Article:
It was a job held largely by one man for the better part of the last decade, despite frequent coaching changes on the defensive side of the ball. Kyle Williams was the primary on-field play caller for the defense's passing down situations.
Now with Williams retired, the sizable responsibility of calling the team's pass rush games up front has fallen on the shoulders of two players.
After careful consideration through the spring, Bills defensive coordinator Leslie Frazier has appointed veteran Lorenzo Alexander to be the primary play caller for the team's pass rush games up front.
But there is a second player who has proven equally capable of making the calls on passing downs and will handle those duties when he's part of the pass rush package.
"When I'm (inside) with Ed (Oliver), it'll be me calling it with that group," said Alexander. "If Harrison (Phillips) rotates in with me as well then I'll let Harrison call it. So it just depends what the package is. And if I'm on the outside whoever is inside will make the call because it's hard to communicate things all the way across from the end position."
Having a veteran entering his 14th NFL season handling those responsibilities is almost expected, but for a second-year defensive tackle, it's uncommon.
"They knew the type of player I was when they drafted me," Phillips told Buffalobills.com. "They tell me all the time my competitive advantage is being smart. I'm not out there with the first unit on pass rush, so I'm not the primary guy like Kyle was, but we'll see when the season comes what the rotation looks like and what different packages we can do. But when I'm out there, I'm the guy calling it."
Phillips proved he could make the right calls in the practice setting in the spring and early in training camp.
"I feel extremely comfortable," said Phillips. "I'm very confident in my abilities there. I followed Kyle Williams around for an entire year and picked his brain more than anyone could've asked me to. He taught me everything I know and I feel very confident. In the offseason I didn't walk away from it. I went through a lot of it in my head. I feel like I can make the calls in a short amount of time."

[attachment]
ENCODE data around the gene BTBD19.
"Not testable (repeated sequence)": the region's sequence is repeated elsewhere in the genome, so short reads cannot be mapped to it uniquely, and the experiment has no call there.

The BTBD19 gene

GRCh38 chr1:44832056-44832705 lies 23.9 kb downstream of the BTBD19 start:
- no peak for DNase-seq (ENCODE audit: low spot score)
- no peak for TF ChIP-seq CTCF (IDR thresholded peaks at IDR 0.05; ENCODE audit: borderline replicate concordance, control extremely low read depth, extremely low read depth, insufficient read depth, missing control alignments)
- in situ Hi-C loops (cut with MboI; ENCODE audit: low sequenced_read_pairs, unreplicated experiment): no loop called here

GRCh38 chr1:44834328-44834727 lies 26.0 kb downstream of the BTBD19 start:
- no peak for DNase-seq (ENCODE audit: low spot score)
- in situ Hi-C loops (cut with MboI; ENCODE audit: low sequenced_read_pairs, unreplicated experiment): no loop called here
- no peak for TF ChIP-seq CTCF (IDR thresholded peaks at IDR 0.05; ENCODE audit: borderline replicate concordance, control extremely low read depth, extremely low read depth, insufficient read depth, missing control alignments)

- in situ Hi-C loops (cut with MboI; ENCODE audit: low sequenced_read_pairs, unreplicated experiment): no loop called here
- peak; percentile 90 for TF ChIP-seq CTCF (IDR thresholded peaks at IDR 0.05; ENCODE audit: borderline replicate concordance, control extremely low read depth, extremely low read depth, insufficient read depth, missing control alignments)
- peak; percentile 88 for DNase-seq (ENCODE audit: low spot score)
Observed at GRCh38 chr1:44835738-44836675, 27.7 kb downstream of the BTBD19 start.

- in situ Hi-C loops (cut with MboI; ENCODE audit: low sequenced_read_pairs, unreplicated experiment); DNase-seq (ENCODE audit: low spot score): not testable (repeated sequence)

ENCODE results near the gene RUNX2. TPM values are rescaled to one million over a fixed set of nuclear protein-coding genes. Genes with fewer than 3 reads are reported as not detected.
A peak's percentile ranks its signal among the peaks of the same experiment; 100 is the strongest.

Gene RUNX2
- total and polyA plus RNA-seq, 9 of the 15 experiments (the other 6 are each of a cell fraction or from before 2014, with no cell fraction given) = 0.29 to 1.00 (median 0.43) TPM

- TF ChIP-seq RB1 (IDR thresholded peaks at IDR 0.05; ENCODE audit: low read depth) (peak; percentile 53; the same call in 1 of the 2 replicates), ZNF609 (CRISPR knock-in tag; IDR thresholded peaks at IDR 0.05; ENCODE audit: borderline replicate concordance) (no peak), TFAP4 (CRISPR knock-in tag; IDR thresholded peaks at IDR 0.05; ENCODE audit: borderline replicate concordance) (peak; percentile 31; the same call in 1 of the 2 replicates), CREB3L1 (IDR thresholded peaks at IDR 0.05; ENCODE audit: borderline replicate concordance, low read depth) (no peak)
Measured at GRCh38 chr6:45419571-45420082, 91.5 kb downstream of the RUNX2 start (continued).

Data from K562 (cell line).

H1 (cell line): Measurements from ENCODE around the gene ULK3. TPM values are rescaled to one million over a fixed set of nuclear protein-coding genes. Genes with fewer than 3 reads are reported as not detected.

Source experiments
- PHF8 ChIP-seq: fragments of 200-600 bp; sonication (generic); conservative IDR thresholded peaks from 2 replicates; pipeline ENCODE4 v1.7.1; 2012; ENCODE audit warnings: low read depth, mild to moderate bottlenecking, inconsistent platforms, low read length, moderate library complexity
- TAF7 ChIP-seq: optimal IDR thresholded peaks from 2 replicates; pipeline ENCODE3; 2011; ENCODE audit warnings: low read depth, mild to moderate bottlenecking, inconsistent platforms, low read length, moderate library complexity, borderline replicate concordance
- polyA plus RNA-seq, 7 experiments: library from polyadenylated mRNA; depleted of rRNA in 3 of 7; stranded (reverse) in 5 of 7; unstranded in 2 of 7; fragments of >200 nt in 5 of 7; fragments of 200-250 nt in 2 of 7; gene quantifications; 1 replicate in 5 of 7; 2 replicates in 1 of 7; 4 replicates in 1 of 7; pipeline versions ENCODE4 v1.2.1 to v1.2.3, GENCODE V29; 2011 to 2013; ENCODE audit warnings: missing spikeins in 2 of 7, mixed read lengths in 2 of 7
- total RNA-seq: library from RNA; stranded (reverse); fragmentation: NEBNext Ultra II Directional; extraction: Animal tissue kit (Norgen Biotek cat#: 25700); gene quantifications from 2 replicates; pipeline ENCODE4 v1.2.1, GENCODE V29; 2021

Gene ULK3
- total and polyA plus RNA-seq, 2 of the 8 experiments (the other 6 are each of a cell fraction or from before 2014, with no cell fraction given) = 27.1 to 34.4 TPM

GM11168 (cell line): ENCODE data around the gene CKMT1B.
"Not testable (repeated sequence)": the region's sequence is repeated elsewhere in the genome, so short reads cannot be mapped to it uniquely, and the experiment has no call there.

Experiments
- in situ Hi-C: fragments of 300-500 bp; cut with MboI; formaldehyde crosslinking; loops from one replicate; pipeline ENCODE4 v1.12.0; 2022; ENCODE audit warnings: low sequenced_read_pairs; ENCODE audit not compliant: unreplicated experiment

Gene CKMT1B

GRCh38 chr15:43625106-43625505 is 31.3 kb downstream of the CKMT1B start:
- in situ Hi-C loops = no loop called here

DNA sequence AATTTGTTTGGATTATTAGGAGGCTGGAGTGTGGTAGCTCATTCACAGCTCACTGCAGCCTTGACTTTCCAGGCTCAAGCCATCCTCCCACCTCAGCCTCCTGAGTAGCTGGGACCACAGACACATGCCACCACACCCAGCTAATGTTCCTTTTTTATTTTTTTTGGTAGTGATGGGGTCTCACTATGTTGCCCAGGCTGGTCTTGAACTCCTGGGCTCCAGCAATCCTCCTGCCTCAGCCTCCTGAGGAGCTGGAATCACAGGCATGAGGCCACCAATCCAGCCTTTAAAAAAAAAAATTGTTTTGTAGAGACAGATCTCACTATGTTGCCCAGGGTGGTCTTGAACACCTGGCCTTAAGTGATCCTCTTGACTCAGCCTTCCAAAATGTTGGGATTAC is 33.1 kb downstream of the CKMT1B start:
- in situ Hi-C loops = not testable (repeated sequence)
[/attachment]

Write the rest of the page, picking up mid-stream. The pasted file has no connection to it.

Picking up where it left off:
The Bills defense hasn't unveiled any of these pass rush games in the preseason by design, but Alexander is convinced that Phillips can handle the job when needed.
"He's really good and has a good understanding of it after playing with Kyle (Williams) last year and really picking his brain," said Alexander. "He has a real good feel for it."
Alexander learned how to make the pass rush calls on the field largely through osmosis as a teammate of Williams for the last three seasons. He witnessed how he prepared through exhaustive film study, often on Mondays and Tuesdays during game weeks.
"Each week we always got together and Kyle would tell us how he'd call the games," Alexander said. "Just from me being out there the last few years I learned how he called it hearing him and how he would do it on the field."
Much like quarterbacks make pre-snap checks or changes at the line of scrimmage to get to a better play or protection, Kyle Williams took it upon himself to have counter moves at the ready for certain passing downs that would put Buffalo's defensive line in the best position to succeed.
Now Alexander and Phillips will be entrusted to put Buffalo's pass rushers in the best position to win on key downs in games.